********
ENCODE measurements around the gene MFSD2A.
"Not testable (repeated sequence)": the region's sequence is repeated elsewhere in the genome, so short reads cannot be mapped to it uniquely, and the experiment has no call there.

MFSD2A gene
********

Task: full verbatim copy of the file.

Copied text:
ENCODE measurements around the gene MFSD2A.
"Not testable (repeated sequence)": the region's sequence is repeated elsewhere in the genome, so short reads cannot be mapped to it uniquely, and the experiment has no call there.

MFSD2A gene